India Goes Solar

A parched 5,000-acre wasteland near Charanka village in northern Gujarat now boasts Asia's largest solar power park. Built by a joint venture between Missouri-based SunEdison and Indian billionaire Gautam Adani's Adani Enterprises, the electricity produced by this facility is competitive with fossil fuel pricing. Lebanese-American engineer Ahmad Chatila is CEO of SunEdison. His company invested $4 billion across India and he says that their focus is to create ultra-low cost solar panels.

SunEdison also partnered with India's Omnigrid Micropower Company with the aim of establishing 60 off-grid solar power projects across 5000 villages. Another American company, First Solar, installed 200 megawatts of photovoltaic capacity in Andhra Pradesh and Telangana in southern India.

Whose Star Shines the Brightest?

But India's ambitions are larger still under Prime Minister Narendra Modi--he is targeting 100,000 megawatts of solar power by 2022. By August 2016, the town of Rewa in Madhya Pradesh will be home to the world's largest solar electrical site at 750 megawatts.

Announcing plans to invest a staggering $20 billion in India's solar quest, Softbank CEO Masayoshi Son declared "India can become probably the largest country for solar energy." Softbank has partnered with Taiwanese manufacturer FoxConn and Indian telecom giant Bharti Enterprises. Headquartered in New Delhi, SBG Cleantech Limited, as the partnership will be known, will be headed by long-term Bharti insider Manoj Kohli as its Executive Chairman. Raman Nanda of Softbank will be its CEO.

Why is India Attractive Now?

India's 300 days of sunshine per year is alluring to investors. Experts estimate that the country could readily produce 750,000 megawatts, yet current output is a mere 4,000 megawatts. So why are foreign investors suddenly accelerating investments into this country? It is because at least six out of India's twenty-nine states are pioneering the way to raise India's production of renewable energy from 6 to 15 percent, primarily by establishing investor-friendly solar energy policies.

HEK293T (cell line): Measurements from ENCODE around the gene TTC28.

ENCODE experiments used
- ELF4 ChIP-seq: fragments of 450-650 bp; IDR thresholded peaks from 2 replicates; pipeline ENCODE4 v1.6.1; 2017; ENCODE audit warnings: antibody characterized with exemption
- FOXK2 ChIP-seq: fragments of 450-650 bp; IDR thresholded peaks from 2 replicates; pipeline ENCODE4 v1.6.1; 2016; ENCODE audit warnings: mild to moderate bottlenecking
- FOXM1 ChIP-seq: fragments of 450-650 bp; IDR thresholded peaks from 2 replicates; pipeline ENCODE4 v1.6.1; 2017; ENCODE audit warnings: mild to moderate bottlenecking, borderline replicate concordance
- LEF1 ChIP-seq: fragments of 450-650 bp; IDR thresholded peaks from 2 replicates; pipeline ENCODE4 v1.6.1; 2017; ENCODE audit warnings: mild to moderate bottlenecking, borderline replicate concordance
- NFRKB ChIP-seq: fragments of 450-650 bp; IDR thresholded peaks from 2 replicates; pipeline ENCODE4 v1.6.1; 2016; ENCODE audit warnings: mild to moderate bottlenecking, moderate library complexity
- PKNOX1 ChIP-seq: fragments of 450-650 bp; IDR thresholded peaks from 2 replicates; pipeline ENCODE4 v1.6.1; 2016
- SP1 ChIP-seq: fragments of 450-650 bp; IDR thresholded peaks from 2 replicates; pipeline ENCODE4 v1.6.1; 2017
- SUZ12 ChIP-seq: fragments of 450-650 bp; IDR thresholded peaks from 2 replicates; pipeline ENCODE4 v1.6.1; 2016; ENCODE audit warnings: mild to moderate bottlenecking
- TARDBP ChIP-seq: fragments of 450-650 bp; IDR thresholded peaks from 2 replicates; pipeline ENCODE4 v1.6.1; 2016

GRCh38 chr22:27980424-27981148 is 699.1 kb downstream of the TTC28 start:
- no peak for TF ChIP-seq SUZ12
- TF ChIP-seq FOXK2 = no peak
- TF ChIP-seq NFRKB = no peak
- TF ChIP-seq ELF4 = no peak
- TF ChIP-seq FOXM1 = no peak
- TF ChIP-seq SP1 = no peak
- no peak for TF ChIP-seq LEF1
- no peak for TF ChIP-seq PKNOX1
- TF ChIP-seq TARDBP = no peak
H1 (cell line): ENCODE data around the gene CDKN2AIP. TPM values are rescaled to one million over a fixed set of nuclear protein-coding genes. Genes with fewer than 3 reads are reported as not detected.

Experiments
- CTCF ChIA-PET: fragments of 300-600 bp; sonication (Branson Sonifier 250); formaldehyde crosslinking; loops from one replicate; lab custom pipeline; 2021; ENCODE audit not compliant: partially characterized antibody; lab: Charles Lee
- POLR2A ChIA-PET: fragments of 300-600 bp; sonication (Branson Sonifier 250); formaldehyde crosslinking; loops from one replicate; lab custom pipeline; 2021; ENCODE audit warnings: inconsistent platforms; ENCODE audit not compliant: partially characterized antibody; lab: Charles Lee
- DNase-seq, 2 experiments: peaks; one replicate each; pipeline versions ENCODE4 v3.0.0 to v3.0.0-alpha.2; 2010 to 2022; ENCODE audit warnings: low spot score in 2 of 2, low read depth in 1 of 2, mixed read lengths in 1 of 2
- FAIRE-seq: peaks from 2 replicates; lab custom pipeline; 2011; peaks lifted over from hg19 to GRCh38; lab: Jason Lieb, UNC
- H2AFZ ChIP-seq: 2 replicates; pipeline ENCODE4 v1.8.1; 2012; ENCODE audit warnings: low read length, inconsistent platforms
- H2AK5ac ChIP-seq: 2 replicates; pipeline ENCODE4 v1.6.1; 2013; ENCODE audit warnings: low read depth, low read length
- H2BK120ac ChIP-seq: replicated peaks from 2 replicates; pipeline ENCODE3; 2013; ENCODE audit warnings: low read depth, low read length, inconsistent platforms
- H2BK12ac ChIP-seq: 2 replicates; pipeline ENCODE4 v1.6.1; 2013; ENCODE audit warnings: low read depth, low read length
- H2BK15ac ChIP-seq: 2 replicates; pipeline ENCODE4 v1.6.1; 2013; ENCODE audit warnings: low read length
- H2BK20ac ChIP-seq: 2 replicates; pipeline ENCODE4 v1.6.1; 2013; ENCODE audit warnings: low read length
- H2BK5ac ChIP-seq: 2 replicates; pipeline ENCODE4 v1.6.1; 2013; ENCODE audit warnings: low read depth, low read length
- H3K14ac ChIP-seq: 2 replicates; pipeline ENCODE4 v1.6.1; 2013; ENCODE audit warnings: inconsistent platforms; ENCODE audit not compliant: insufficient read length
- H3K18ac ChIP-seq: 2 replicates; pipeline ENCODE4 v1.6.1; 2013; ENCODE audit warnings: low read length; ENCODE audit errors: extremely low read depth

For example, Maharashtra, in the west, offers companies a decade-long exemption from electricity duty. In the south, Tamil Nadu buys solar energy at a premium rate compared to its neighbors, 11 cents per unit. Karnataka provides $160,000 for the development of each solar park.

Andhra Pradesh will establish 5,000 megawatts of solar power generation within the next four years, while Maharashtra has a larger goal of installing a capacity of 14,400 megawatts within the next five years. Karnataka aims to increase its solar energy generation by at least 2,000 megawatts by 2021.

Expected to be the world's most populated nation by 2030, India needs to accelerate its renewable energy production. It seems that new solar plants in India can be built at just $1.60 per watt for current investments, much lower than the investment needs in other countries.

If India continues to expand its solar energy sector with such ambitious plans, favorable state policies, and reinforces its investor friendly track, it will definitely become a global solar power leader.